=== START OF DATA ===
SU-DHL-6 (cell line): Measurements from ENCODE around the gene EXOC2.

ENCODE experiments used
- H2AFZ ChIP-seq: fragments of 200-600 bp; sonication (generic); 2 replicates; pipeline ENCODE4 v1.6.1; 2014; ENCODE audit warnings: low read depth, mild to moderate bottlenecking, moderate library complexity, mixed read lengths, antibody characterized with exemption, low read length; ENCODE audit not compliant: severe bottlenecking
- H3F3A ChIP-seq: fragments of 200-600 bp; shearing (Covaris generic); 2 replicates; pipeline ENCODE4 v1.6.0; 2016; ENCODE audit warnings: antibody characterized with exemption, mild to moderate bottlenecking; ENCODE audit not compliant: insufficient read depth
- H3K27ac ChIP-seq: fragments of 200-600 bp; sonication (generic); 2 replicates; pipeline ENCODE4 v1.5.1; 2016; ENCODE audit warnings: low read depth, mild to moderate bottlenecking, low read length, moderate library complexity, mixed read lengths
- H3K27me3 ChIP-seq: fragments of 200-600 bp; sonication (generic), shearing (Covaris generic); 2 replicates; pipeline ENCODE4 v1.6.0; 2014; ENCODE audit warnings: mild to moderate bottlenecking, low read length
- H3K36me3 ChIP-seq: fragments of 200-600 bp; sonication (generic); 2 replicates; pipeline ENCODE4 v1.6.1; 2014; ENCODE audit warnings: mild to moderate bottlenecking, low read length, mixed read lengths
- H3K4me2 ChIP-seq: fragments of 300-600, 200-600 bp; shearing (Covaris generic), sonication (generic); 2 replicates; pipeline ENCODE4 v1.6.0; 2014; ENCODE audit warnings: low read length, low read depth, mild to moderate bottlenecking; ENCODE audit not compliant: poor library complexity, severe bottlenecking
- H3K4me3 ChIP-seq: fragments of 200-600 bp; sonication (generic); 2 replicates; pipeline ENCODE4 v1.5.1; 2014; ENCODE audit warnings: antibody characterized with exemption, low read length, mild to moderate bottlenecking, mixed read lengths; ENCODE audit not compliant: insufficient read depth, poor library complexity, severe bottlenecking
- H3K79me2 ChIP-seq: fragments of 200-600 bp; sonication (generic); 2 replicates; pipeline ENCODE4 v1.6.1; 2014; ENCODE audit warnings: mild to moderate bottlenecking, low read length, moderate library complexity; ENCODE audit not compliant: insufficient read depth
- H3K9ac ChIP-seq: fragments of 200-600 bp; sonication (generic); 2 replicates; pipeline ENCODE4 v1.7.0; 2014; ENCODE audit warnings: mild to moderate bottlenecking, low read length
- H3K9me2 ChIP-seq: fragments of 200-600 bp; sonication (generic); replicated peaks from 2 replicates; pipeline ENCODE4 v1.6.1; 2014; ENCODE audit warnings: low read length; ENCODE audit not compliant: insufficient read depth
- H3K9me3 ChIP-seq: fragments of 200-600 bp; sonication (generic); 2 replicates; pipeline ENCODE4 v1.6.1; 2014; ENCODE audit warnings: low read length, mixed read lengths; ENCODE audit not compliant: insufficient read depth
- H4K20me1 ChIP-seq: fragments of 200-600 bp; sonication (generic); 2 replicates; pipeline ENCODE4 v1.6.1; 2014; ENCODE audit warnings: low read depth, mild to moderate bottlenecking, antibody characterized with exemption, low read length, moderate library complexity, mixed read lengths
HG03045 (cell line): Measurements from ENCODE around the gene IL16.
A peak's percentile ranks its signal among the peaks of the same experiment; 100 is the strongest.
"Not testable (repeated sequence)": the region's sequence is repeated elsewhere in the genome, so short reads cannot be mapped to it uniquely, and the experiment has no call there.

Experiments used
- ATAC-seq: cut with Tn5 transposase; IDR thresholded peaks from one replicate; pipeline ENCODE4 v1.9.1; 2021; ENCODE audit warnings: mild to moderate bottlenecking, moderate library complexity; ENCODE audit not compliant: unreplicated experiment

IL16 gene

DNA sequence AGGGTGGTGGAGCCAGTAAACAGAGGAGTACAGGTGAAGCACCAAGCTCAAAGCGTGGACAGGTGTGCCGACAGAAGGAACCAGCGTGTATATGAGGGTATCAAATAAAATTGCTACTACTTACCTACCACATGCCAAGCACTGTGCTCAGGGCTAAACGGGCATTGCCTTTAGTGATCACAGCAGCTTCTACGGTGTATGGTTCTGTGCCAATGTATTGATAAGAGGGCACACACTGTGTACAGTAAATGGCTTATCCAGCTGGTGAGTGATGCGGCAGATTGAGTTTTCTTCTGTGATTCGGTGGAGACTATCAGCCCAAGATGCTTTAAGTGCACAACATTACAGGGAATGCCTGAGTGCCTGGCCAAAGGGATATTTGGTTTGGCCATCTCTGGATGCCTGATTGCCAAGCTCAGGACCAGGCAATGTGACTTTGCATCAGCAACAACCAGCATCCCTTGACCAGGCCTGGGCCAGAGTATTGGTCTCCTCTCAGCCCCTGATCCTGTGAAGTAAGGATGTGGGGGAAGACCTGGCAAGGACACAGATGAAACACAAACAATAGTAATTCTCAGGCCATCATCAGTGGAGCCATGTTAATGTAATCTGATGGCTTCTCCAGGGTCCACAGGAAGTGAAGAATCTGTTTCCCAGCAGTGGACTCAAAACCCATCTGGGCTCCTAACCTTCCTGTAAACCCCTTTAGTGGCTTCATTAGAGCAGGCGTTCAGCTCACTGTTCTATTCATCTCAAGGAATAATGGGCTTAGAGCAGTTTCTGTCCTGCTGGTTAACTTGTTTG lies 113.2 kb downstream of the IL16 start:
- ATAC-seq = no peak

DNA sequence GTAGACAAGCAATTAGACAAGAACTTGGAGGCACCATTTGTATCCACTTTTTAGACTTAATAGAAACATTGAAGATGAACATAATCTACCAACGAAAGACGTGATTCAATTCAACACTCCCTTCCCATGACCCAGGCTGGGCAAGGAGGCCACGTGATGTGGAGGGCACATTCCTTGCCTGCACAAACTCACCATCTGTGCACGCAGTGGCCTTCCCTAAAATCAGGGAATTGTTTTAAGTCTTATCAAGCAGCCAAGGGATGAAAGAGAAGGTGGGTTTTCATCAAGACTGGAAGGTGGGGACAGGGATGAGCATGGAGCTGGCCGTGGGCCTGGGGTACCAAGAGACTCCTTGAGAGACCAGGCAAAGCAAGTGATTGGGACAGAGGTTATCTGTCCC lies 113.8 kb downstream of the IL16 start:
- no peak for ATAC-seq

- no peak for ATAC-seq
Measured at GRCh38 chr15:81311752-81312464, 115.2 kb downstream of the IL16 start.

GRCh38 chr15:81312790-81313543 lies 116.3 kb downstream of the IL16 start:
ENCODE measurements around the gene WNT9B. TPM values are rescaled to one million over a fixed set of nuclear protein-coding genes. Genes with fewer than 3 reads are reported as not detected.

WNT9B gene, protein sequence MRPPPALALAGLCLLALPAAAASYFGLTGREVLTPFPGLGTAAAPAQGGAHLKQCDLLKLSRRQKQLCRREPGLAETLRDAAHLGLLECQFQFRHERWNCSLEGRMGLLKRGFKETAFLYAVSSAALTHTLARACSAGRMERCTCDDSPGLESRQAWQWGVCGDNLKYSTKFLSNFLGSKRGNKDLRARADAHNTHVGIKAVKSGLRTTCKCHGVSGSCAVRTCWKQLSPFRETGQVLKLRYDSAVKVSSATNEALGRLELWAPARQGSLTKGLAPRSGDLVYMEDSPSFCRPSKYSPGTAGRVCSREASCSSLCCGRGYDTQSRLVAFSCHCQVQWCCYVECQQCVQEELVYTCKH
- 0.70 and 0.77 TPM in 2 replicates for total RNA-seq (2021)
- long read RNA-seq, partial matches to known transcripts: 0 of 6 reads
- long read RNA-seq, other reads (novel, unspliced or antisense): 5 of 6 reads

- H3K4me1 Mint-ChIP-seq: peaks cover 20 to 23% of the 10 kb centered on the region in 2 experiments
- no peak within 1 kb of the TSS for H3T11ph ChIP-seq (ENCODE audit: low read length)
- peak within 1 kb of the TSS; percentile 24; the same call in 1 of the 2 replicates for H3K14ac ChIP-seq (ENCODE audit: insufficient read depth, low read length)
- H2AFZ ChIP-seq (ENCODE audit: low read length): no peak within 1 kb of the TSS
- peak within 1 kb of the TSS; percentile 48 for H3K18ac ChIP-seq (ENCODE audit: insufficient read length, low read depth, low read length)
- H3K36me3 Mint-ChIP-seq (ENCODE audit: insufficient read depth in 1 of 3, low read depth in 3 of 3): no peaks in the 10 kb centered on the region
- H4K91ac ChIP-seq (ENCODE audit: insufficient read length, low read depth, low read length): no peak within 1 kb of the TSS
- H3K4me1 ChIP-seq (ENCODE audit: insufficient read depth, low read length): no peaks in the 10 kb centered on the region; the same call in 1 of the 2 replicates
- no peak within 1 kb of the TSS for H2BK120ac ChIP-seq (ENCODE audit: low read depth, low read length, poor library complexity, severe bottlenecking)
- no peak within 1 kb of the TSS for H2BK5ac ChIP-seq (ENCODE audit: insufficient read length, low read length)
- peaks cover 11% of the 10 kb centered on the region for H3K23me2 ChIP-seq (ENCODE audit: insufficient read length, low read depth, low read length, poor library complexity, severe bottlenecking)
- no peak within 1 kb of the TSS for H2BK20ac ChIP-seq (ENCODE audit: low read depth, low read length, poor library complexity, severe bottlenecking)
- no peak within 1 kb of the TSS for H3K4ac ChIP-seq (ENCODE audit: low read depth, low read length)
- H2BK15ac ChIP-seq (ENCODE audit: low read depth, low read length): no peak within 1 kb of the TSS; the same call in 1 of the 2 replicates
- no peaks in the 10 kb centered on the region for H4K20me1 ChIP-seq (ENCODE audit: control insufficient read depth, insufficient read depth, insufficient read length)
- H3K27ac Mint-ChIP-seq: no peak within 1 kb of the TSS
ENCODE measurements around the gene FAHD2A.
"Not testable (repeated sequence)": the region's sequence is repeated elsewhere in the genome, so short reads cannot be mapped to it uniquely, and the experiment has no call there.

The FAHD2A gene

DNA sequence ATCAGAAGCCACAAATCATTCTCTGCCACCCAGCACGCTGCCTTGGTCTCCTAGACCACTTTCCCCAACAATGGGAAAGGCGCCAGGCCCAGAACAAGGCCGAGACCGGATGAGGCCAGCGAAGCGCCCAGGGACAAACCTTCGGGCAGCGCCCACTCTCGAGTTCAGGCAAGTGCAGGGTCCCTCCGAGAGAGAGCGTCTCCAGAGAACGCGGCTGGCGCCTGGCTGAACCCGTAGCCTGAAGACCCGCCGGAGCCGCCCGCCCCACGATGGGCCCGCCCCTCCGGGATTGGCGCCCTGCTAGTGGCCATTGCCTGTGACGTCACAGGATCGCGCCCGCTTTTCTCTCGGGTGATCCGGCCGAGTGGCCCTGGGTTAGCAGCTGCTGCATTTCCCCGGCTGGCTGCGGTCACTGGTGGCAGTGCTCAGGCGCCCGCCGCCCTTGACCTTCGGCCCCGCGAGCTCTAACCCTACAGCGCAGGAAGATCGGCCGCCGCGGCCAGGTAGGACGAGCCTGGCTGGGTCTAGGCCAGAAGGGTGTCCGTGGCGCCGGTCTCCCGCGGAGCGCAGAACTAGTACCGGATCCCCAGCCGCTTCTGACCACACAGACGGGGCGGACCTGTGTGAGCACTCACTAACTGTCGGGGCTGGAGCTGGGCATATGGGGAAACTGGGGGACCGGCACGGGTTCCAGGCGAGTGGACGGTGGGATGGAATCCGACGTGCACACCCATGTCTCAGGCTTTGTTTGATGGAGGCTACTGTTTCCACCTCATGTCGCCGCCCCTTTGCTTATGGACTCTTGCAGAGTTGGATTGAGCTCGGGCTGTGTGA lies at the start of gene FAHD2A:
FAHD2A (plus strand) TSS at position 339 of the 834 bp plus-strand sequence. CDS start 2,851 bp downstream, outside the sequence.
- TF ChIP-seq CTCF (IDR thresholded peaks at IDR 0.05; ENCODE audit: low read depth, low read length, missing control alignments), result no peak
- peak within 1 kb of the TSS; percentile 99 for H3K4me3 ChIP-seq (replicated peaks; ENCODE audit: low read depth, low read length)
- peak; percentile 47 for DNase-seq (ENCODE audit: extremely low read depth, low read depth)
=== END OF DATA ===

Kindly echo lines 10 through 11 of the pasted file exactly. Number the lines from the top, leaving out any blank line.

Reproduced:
- H3K79me2 ChIP-seq: fragments of 200-600 bp; sonication (generic); 2 replicates; pipeline ENCODE4 v1.6.1; 2014; ENCODE audit warnings: mild to moderate bottlenecking, low read length, moderate library complexity; ENCODE audit not compliant: insufficient read depth
- H3K9ac ChIP-seq: fragments of 200-600 bp; sonication (generic); 2 replicates; pipeline ENCODE4 v1.7.0; 2014; ENCODE audit warnings: mild to moderate bottlenecking, low read length